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Patients focused on integrating diabetes into their daily lives; practitioners focused on glucose control
  1. Cheri Ann Hernandez, RN, PhD, CDE
  1. Assistant Professor, School of Nursing University of Windsor Windsor, Ontario, Canada

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Question Are patient and provider perspectives on the management of type 2 diabetes mellitus similar for issues of control, goal setting, evaluation of success, and treatment strategies?


Qualitative, exploratory study.


Public clinics and community health centres in Texas, USA.


51 Mexican-American adults who had diabetes for >1 year and no major diabetes related impairment (mean age 52.9 y, 51% men, and mean annual household income US$12 500) and 35 practitioners (26 physicians, 5 physician's assistants, 2 nurse practitioners, and 2 staff nurses) who had direct patient care responsibilities (mean age 43.3 y, 71% men, and 51% Hispanic).


Patients were interviewed in their homes using semi-structured questions on illness history, coping strategies, perceived barriers to care, the illness, and its management. Practitioners were interviewed with emphasis on treating diabetes (attitudes, difficulties, and how to deal with the difficulties). Interviews were taped, transcribed, indexed, cross checked, and data were categorised into goals, evaluation, and strategies for dealing with diabetes.

Main findings

The goal of patients was to integrate the control of their diabetes into daily life. This involved an emphasis on behaviour control more than glucose control. Practitioners' goals were two-fold: to achieve control over glucose concentrations and to induce patients to control their self care behaviours (diet, medication, and exercise), using instruction and motivation.

To evaluate the success of their disease management, patients did not rely primarily on glucose concentrations, but were more concerned with how well they felt and how well they were able to maintain their normal activities. For practitioners, success was based on blood glucose concentrations (glycated haemoglobin or fasting glucose concentrations). They also felt that poor glucose concentrations implied poor behaviour control by patients.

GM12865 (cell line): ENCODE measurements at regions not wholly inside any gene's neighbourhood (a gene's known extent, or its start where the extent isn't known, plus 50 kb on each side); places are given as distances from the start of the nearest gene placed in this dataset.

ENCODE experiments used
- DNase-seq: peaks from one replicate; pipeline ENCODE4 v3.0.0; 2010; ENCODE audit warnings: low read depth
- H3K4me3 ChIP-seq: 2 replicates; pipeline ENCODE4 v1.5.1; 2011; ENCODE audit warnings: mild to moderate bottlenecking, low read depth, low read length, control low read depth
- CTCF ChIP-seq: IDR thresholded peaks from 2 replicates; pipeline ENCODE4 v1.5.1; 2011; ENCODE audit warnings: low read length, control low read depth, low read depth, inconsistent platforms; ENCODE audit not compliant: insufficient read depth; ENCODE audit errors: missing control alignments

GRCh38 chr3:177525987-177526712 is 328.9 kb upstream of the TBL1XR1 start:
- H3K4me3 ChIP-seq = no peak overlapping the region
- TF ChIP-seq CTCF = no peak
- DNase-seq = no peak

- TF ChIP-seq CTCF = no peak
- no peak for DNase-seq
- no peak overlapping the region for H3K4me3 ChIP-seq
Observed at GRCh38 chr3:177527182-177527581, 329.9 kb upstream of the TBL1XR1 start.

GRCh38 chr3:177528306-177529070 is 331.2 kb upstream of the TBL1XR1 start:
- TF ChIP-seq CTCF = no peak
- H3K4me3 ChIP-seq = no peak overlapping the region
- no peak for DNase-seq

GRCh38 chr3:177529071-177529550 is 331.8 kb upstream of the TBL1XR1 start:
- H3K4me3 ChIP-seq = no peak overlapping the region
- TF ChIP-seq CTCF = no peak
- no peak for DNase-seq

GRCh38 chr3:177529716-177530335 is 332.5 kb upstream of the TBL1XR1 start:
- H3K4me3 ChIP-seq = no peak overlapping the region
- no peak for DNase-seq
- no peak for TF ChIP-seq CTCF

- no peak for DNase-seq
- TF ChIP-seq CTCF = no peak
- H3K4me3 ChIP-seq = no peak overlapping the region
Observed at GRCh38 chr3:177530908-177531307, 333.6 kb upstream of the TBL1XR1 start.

For patients, strategies of care involved the broad construct of

taking care of myself. This included control of diabetes and self control and necessitated the balance of diabetes with other competing life factors. Practitioners emphasised the importance of self care behaviours and the challenges of getting patients to make lifestyle changes. Patient education and nutrition counselling were their main strategies. Some practitioners felt frustrated and used threats, negotiation, and scenarios to scare patients.

For patients, failed treatment prompted either increased vigilance or abandonment. Their poor financial situation caused patients to fear job loss if employers knew about their disease and to worry about treatment costs. Some practitioners felt that cultural factors were more important than financial factors, some ignored finances altogether, and some could not find ways to integrate this into treatment approaches.


Patients focused on integrating control of their diabetes into their daily lives, whereas practitioners focused more on glucose control.


This study provides a comprehensive, comparative view of the perspectives of patients with type 2 diabetes and practitioners who treat diabetes. Patients were concerned with the experiential and social aspects of living with diabetes, particularly balancing and managing the integration of diabetes and lifestyle activities, whereas practitioners were occupied with physiological control. These findings are consistent with Hernandez' theory of integration1 and with subsequent studies of types 1 and 2 diabetes.

The study findings provide important insights about how patients with type 2 diabetes experience and interpret some of their daily challenges. These findings point to the need for all practitioners to review their practice expectations and delivery methods, and to enhance their empathy with their patients. Some caution, however, should be exercised in generalising these results to dissimilar practice situations; the study patients were fairly well controlled, low income Mexican-Americans. Only 12% of the practitioners were nurses; therefore, the findings may be more consistent with the views of physicians rather than nurses. More research is needed to further explicate nurses' views of type 2 diabetes.

The researchers point out an additional “blind spot” of practitioners: they tended to presume the efficacy of the prescribed diabetes regimen in achievement of glycaemic control. The assumption that adherence leads to glycaemic control is simplistic and not generally supported by evidence. Researchers recommend the formation of collaborative alliances with patients as a partial solution to this problem. Practitioners who form collaborative alliances with patients can learn from their experiences and develop a deeper understanding of the complex decisions that must be made daily, within a context of many constraints. The development of collaborative alliances can help to address psychosocial as well as physiological concerns and includes the patient as a co-expert.2



  • Sources of funding: Texas Diabetes Institute and the Mexican American Medical Treatment Effectiveness Research Center.

  • For correspondence: Dr Linda M Hunt, School of Nursing, University of Texas Health Science Center, 7703 Floyd Curl Drive, San Antonio, TX 78284, USA. Fax +1 210 567 5822.